My closest friend, an English migrant, had been taught in school that the British were in all of those places on the world map coloured pink in order to teach the natives how to govern themselves. In reality, they (like all European colonisers) were exploiting the land, undermining local cultures and the associated religions through enthusiastic missionaries collecting coloured souls to the bosom of a coloured Christ (although he looked a little pale in various depictions), and damaging the local economy.
Imported goods from Britain replaced locally-produced goods. What was now grown locally was needed back home, or to enhance trade with other places. Disgustingly, opium was grown in India to be ‘shoved down the necks’ of the Chinese people (to coin a phrase)! The colonial mentality was neither Christian nor moral. This encapsulates the slave trade.
One might wonder at the grand homes ‘back home.’ How many of these were built from the proceeds of piracy, slavery, and colonial rapacity?
Fortunately for mankind, the ordinary people back home seemed untouched by all that immoral behaviour. My sisters and other relatives found them, by and large, to be ordinarily nice people. The descendants of the buccaneers, not all of whom would have become wealthy, may have been the exceptions.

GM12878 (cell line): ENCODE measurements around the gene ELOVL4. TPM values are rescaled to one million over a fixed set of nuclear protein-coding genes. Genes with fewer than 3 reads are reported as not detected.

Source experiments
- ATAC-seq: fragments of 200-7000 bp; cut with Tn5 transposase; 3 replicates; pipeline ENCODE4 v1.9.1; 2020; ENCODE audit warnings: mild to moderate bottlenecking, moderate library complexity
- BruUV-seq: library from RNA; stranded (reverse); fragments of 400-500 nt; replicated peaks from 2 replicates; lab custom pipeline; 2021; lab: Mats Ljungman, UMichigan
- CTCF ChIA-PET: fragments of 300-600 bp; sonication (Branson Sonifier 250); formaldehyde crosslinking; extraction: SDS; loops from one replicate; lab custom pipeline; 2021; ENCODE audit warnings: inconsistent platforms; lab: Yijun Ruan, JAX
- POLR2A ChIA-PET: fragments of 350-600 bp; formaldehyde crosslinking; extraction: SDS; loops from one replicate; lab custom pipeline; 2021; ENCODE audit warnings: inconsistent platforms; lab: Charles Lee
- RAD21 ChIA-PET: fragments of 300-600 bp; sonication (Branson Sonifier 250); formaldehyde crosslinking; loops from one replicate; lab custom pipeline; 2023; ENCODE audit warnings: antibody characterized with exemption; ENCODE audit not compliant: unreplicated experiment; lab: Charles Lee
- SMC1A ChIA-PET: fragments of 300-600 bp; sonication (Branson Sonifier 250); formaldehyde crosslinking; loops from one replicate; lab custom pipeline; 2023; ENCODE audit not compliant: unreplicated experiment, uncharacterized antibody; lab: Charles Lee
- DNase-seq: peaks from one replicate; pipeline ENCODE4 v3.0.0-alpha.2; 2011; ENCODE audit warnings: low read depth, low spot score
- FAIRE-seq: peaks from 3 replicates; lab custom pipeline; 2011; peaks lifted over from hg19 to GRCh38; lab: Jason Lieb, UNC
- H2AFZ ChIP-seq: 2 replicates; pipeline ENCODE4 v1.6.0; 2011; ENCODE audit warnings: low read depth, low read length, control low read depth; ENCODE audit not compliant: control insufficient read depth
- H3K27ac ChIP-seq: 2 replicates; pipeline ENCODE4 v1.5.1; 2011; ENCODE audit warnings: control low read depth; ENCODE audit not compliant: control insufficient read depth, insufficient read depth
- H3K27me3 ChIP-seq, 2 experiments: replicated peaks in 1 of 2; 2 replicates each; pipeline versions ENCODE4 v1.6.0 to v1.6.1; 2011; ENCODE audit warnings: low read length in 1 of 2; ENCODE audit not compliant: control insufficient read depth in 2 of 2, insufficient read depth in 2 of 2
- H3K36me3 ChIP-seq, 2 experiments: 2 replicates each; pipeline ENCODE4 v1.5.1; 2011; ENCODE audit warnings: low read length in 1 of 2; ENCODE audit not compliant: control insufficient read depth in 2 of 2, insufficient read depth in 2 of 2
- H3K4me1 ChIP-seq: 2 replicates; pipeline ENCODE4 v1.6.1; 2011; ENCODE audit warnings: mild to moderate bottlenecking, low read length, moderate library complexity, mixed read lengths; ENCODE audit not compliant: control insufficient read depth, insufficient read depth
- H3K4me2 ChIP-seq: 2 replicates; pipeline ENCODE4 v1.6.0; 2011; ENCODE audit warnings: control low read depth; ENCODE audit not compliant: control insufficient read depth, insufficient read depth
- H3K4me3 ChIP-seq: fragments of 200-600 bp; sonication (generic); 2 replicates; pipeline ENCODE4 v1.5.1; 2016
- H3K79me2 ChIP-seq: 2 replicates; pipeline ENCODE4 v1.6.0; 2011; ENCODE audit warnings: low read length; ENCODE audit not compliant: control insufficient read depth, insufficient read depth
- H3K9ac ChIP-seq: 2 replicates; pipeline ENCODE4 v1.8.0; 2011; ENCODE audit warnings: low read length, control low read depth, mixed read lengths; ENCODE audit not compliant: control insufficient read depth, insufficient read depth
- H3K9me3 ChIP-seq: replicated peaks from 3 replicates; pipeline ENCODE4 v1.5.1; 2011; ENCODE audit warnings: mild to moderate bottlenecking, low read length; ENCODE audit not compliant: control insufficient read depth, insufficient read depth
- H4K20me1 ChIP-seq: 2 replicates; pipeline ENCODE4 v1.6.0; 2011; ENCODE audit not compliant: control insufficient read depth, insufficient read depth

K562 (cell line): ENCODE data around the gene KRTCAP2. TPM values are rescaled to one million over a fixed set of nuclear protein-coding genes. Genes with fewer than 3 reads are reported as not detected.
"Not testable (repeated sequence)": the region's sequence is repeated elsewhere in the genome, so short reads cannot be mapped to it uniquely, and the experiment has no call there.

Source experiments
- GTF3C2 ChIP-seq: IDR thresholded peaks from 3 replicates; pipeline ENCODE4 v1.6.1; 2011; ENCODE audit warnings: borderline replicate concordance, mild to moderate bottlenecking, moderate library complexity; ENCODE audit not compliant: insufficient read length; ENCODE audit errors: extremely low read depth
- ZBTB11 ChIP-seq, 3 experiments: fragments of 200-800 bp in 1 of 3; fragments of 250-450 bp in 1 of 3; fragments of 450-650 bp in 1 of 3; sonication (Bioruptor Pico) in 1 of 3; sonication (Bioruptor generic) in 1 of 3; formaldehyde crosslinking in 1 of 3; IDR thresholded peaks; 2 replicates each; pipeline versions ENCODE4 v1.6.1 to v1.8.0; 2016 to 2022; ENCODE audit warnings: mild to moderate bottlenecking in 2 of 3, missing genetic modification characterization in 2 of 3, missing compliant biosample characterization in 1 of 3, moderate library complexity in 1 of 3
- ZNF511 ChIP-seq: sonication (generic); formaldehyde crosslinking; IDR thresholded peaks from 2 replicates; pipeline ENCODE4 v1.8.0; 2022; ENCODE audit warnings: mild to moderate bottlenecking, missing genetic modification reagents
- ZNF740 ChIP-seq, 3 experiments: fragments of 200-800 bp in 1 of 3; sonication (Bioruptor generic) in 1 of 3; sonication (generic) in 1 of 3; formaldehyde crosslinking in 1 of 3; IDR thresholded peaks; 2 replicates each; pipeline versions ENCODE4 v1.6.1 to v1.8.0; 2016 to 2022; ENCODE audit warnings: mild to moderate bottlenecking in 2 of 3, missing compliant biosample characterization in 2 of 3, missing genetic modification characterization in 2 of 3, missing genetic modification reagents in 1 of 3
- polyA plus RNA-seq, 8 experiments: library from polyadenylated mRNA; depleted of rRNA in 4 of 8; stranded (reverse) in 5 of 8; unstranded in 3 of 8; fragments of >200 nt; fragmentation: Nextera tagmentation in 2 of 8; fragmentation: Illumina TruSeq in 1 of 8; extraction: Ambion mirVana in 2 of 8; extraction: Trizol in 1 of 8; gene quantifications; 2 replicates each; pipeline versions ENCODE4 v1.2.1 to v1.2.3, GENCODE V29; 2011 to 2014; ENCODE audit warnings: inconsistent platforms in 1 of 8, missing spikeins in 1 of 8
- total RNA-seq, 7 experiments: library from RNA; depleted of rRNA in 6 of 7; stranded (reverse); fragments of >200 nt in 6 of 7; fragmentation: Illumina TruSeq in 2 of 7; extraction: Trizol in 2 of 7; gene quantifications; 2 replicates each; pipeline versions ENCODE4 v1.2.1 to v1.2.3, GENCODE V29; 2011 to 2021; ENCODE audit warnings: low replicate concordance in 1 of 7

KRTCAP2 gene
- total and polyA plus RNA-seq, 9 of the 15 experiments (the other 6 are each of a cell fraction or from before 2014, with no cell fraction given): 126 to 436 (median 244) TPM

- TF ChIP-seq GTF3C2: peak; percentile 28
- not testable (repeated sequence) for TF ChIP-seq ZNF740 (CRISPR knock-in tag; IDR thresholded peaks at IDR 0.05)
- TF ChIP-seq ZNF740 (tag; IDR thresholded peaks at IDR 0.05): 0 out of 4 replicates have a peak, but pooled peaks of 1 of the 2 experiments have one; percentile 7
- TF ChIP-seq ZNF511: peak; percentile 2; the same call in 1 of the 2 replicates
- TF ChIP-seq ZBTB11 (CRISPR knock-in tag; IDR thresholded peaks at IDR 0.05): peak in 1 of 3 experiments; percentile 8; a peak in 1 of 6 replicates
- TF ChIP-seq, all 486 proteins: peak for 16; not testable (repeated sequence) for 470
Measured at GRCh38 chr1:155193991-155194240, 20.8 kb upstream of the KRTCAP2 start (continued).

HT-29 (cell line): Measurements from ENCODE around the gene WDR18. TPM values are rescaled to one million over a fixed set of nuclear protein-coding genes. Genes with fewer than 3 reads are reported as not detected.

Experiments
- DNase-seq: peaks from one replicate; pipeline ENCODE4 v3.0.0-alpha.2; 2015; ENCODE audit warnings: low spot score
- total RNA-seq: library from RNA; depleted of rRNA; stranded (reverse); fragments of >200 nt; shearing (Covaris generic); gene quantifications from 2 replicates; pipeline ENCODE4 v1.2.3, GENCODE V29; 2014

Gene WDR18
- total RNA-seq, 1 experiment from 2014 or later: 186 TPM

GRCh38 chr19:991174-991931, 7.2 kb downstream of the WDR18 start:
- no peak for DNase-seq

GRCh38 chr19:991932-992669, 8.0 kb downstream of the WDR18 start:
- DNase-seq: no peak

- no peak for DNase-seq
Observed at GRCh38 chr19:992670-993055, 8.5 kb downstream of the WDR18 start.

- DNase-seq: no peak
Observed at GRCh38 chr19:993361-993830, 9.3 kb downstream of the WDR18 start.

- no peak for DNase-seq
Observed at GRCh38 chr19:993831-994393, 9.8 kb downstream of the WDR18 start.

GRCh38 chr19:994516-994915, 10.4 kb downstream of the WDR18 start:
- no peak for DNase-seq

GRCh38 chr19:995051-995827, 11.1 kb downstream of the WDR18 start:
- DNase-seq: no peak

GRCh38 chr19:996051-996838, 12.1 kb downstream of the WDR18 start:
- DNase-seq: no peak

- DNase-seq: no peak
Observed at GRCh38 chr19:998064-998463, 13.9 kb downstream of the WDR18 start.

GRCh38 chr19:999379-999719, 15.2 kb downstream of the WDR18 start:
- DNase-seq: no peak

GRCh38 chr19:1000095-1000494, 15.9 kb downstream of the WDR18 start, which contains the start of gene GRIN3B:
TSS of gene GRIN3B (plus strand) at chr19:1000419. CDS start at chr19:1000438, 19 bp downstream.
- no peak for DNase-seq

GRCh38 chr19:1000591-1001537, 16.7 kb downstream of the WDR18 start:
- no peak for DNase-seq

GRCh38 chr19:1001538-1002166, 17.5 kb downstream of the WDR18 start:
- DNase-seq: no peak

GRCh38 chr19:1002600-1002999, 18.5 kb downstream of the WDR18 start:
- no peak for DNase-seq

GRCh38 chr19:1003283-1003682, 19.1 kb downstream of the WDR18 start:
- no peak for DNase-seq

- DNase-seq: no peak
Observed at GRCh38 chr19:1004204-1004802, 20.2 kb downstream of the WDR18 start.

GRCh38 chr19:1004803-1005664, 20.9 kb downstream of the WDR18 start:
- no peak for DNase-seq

Indeed, in White Australia, I found some ‘common-garden’ people of British stock strangely rude about my religion (primarily), my culture (communal values, food), and accent. They seemed to have a great need to express their assumed superiority – an attitude of the ignorant coloniser or invader of an imagined ‘terra nullius’ Australia.
Strangely, a couple of retired colonial officials I met were quite discomfited when I told them that we colonial subjects were not grateful for the intrusion of foreigners in our lives. I was accused by one of them of being ‘prejudiced’! How could any self-respecting person not be prejudiced about foreign control.
Against that, all former colonial officials I have known (a couple and their wives as friends) were indeed nice people. This would suggest that those my elders described as ‘upstarts’ might have belonged to the lowest echelon. I guess that humanity is the same everywhere; and that power can corrupt.